I’m pretty much done with snow and ice. When I was younger, the smell of snow in the air was always exciting, because it meant ski season. But I know too many friends — better skiers than I ever was — who now set off metal detectors in airports and have a first-name relationship with a physical therapist. I sold my skis and boots years ago, and don’t expect to be buying new ones in this life.

Nothing has taken the place of skiing for me in the winter. Nothing except shoveling walks.

There’s a story of a sailor who grew tired of the sea, so he threw an oar over his shoulder and started to walk inland. Many weeks later, a child asked him, “Hey, mister, what’s that thing you’ve got over your shoulder?” and he decided he’d walked far enough.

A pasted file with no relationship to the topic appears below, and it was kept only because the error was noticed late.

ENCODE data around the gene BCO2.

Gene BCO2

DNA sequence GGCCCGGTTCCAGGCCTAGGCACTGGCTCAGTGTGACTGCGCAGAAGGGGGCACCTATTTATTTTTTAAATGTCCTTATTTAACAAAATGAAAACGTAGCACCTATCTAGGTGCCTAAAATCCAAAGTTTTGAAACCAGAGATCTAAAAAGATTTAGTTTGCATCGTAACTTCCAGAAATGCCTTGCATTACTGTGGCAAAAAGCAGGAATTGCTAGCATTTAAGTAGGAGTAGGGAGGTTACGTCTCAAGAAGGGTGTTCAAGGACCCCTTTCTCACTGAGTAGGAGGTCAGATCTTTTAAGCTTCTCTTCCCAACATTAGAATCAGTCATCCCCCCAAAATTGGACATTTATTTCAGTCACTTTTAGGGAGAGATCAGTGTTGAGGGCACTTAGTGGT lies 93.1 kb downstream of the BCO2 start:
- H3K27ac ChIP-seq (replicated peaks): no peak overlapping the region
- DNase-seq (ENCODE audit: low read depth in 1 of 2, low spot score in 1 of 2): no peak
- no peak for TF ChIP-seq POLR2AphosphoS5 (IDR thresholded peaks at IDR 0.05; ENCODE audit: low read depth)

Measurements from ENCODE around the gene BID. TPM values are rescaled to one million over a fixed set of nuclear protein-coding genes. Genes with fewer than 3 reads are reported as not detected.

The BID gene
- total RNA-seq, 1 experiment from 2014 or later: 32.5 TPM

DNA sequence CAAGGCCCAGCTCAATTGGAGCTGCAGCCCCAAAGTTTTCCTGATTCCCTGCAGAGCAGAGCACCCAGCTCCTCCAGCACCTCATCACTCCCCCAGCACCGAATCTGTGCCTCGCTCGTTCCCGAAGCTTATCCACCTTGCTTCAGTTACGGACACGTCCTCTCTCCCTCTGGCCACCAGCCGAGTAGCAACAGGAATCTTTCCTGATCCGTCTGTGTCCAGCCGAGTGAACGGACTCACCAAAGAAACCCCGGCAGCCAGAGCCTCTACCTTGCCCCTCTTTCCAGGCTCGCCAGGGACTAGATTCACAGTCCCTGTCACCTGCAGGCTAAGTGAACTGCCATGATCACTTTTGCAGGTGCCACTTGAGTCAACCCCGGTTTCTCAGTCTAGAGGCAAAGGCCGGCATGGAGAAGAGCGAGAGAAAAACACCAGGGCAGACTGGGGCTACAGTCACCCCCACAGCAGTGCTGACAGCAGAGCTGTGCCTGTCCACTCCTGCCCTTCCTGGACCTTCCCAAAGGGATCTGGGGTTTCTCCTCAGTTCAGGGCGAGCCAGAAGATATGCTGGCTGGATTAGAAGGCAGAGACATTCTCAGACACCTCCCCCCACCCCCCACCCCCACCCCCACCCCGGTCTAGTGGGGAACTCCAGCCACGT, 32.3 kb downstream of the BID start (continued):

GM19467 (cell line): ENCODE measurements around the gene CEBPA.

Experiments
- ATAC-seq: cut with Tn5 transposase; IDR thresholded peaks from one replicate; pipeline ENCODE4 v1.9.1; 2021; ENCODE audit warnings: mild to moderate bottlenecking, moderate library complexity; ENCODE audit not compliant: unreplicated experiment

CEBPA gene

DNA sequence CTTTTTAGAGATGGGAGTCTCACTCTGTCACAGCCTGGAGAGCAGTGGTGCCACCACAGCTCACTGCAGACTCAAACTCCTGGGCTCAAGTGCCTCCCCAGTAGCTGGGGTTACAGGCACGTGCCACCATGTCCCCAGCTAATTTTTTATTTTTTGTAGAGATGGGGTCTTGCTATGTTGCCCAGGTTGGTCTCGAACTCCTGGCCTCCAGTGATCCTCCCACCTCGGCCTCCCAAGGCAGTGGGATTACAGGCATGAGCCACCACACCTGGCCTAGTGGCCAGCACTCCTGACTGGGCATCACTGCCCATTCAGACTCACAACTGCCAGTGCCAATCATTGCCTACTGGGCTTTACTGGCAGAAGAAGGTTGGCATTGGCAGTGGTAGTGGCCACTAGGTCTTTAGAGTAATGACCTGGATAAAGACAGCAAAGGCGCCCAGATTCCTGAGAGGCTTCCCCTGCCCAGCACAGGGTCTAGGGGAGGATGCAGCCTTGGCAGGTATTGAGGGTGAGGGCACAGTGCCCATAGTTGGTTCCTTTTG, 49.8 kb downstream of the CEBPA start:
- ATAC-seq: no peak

I want to throw a snow shovel over my shoulder and start walking.

Marta gets up early to walk the dog — I rise later, after a hard night’s blogging. More than once, I’ve awakened to the sound of Marta crying in the kitchen or dining room, and I’ve leapt out of bed to find that she slipped on a sidewalk during her walk and smacked her head, or her hip. I even blogged about one of those incidents. We’ve both had more than enough of that.

imagesUkiah has what is called a “temperate Mediterranean” climate. It does get hot in the summer — days can peak at over 110° F. However, it’s dry heat, and unlike Texas or parts of the Midwest, the temperature invariably drops at night into the 50’s or 60’s. In winter, they see snow every two or three years, a light dusting that closes all the schools and then melts in a day or two.